Home News “Senior Managers Regime ‘adds complexity’ to the Chief Compliance Officer’s role” states Deloitte

“Senior Managers Regime ‘adds complexity’ to the Chief Compliance Officer’s role” states Deloitte

by Brian Sims
David Strachan: head of Deloitte’s EMEA Centre for Regulatory Strategy

David Strachan: head of Deloitte’s EMEA Centre for Regulatory Strategy

New rules on individual accountability are increasing the challenges put before chief compliance officers (CCOs), in turn adding to what is already a complex and evolving role. That’s the view of business advisory firm Deloitte, outlined in more detail within the company’s new report entitled ‘The Changing Role of Compliance’.

CCOs are having to come to terms with the new Senior Managers Regime and the Senior Insurance Managers Regime, effective as of Q1 2016, which will be adding to the already lengthy list of expectations they must presently meet. The end result may see CCOs reporting more frequently and directly to the CEO.

David Strachan, head of Deloitte’s EMEA Centre for Regulatory Strategy, explained: “The cumulative effect of regulatory change is significant. For CCOs, taking on a great deal more in their day-to-day roles has become the norm.”

Deloitte’s report also points towards an increasingly ethical dimension around the issue of regulatory compliance, as well as the impact on both talent and technology resourcing.

*Judgement-based supervision

Compliance is an issue for everyone in the company, not just the CCO. The reinforcement of accountability and clarity around individual obligations will lead to a significant change in culture and behaviour, suggests Deloitte, whereby staff are encouraged to take responsibility at all times for all actions.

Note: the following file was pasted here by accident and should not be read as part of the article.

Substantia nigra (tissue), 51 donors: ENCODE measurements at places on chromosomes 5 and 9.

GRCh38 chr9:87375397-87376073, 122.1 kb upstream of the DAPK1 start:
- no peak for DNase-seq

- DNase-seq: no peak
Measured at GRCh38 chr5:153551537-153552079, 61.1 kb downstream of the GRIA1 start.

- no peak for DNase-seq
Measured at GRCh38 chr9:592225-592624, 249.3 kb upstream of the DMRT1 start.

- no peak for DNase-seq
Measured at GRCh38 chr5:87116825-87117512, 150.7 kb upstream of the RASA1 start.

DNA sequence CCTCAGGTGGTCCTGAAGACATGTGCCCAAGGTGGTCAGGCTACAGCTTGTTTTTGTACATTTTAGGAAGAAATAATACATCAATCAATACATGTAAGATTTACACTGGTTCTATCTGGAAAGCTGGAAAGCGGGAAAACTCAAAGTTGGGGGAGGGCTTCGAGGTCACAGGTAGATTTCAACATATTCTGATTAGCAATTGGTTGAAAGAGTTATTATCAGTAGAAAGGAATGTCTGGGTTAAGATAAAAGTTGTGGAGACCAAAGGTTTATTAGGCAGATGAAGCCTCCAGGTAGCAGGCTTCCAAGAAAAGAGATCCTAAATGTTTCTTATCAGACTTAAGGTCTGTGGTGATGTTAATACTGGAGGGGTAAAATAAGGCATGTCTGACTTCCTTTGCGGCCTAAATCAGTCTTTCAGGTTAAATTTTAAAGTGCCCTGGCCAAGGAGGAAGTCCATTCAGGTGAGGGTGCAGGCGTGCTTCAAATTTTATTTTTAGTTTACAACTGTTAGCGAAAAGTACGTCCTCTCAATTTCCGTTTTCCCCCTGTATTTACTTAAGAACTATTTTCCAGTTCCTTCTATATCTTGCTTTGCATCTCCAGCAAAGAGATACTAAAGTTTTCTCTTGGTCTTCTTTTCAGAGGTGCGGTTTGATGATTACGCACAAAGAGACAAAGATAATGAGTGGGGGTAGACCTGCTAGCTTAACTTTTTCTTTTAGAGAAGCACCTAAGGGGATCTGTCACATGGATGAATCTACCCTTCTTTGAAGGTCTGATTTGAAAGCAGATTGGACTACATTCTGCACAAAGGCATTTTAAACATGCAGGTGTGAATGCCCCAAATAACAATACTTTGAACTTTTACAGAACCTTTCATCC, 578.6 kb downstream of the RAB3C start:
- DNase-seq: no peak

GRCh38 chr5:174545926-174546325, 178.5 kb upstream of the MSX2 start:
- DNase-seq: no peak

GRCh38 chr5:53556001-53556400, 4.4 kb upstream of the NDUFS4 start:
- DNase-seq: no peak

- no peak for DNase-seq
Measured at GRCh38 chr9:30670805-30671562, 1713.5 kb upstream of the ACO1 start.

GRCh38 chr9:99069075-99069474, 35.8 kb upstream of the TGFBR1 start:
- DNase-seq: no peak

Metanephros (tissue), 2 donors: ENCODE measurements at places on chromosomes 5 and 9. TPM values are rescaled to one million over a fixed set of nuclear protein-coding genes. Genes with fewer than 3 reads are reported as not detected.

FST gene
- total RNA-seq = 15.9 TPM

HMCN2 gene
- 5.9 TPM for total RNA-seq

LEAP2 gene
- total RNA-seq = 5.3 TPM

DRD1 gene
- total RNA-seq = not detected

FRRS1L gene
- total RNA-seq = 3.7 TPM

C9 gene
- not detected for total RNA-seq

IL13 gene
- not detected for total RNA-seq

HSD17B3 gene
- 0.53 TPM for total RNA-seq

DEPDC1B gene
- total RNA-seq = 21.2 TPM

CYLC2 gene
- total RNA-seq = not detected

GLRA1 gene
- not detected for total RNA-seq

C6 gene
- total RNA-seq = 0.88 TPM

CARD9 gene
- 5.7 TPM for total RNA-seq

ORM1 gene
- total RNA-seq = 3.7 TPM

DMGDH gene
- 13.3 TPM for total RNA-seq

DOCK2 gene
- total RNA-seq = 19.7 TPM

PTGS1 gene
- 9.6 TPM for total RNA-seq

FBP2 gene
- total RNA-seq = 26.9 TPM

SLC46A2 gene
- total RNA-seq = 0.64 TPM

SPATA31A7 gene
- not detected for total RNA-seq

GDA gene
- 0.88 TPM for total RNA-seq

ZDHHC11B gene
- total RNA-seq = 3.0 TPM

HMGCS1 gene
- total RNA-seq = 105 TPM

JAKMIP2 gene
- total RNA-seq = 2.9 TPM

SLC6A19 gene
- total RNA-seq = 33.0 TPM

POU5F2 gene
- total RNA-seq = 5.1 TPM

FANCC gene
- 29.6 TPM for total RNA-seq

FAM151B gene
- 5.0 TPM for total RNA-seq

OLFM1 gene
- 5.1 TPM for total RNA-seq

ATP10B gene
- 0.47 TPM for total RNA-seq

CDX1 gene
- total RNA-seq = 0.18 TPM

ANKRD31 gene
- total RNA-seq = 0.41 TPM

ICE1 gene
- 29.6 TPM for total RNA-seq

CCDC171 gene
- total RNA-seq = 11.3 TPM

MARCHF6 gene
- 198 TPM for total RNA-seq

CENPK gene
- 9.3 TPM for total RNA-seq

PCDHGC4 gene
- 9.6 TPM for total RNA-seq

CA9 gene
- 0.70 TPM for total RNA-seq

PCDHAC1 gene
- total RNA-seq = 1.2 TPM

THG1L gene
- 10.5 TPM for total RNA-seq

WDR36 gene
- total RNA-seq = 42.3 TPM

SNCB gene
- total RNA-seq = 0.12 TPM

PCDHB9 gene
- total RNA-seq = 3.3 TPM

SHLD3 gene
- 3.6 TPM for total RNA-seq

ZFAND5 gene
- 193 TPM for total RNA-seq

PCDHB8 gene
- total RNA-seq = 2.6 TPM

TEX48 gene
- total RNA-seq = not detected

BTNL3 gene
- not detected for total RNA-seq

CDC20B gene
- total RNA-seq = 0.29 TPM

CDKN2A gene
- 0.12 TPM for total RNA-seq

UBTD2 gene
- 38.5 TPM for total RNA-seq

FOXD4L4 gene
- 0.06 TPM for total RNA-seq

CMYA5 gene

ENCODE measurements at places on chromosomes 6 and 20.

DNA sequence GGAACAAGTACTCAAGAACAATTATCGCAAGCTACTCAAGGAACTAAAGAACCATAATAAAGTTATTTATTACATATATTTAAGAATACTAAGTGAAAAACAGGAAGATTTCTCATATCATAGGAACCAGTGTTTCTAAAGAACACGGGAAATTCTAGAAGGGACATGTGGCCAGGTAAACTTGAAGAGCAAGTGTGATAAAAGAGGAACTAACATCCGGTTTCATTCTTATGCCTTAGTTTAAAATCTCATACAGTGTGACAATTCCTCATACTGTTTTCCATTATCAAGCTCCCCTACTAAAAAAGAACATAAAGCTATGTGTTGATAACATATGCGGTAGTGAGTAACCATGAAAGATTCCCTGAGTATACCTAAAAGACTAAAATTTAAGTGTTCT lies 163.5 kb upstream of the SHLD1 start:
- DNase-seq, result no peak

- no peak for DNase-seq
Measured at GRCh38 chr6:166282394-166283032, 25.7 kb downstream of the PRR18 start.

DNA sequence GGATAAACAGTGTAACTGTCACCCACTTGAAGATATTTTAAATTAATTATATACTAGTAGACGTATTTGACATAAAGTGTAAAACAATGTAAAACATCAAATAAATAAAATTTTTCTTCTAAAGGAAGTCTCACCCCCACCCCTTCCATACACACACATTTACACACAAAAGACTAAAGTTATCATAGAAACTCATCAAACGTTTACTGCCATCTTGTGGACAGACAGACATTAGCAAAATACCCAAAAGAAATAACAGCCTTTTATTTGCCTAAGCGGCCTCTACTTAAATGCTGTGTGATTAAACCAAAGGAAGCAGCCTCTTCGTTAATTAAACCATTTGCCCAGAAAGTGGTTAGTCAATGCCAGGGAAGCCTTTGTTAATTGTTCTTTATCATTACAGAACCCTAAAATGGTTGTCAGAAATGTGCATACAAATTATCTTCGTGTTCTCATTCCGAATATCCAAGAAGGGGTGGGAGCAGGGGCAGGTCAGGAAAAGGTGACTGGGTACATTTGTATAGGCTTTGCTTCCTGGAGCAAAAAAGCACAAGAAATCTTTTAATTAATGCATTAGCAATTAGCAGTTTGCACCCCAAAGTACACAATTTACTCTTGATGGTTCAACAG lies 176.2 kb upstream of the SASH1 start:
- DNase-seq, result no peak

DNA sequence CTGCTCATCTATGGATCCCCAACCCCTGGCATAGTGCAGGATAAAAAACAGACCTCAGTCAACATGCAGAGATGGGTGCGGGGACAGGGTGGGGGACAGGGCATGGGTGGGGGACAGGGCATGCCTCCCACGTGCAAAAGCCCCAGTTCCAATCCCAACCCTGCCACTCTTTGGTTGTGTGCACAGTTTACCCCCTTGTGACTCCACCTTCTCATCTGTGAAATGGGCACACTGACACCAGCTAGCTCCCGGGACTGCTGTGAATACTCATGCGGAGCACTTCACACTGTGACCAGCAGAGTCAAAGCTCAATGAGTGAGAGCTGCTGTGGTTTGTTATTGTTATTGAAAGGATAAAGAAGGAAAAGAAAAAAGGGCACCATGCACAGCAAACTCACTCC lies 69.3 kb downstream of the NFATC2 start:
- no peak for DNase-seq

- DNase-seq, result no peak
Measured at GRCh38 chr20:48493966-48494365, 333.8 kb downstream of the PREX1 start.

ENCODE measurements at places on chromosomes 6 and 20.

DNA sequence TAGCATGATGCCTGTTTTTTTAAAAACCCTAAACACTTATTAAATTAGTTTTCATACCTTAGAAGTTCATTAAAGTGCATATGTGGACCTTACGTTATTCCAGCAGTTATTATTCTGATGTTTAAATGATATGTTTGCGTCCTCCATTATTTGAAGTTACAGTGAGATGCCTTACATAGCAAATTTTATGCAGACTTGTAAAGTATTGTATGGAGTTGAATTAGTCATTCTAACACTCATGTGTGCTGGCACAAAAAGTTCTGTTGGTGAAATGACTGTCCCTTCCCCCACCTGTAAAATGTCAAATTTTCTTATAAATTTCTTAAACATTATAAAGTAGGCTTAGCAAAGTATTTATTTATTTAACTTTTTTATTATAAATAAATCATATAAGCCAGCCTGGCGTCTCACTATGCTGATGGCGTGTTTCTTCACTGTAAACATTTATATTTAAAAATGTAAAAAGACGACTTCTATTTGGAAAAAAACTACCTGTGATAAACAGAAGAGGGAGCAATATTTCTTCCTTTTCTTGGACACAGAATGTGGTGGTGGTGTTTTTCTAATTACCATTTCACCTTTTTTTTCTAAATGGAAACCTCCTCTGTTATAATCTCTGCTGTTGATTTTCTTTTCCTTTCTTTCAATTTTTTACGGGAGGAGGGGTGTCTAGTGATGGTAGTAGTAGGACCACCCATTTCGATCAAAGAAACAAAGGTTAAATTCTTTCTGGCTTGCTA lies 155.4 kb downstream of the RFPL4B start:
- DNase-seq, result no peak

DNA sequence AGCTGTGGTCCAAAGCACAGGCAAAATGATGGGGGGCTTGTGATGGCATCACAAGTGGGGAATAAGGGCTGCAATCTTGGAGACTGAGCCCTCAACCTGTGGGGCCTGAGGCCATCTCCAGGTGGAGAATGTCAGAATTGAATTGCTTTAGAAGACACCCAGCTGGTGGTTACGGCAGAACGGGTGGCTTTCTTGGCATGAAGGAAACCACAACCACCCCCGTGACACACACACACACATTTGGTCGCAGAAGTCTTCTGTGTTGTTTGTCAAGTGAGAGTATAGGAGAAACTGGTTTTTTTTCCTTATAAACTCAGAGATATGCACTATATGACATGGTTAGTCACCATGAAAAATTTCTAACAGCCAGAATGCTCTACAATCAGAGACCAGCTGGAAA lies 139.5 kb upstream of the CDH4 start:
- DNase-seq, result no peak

*Multiple demands

An expanded CCO role will start to include, for example, the ability to apply behavioural economics to identify risks, acting as the adjudicator in ‘claw back’ cases and continual assessment of compliance and conduct risks in new technology.

*Talent challenge

As the CCO role encompasses a broader skill set, so demand will be higher for those professionals who can demonstrate expertise beyond traditional requirements.

The appetite for multi-talented compliance officers comes at a time when some companies are under increasing pressure to reduce costs in order to offset the effect of higher capital and liquidity requirements.

A ‘grow your own talent’ culture is likely to develop while future recruits could be sourced through the graduate route – individuals often perceived as being more receptive to new ways of working.

*Technology changes

According to Deloitte, the correct technology roll-out will be a prerequisite for an effective compliance programme. Having the appropriate technology solutions in place and exploiting them will enable CCOs to improve the efficiency of compliance operations and expand their firms’ abilities to manage and monitor compliance risks.

Technology-supported analytics around compliance data will ultimately bring to the Board’s attention more relevant information on which to base compliance decision-making.

In conclusion, Strachan told Risk UK: “Until this point, many areas within the CCO’s remit fell into something of a ‘grey area’, but the new Senior Managers Regime will require absolute clarity. This will minimise any scope for uncertainty or misunderstanding around the boundaries of the CCO’s responsibilities.”

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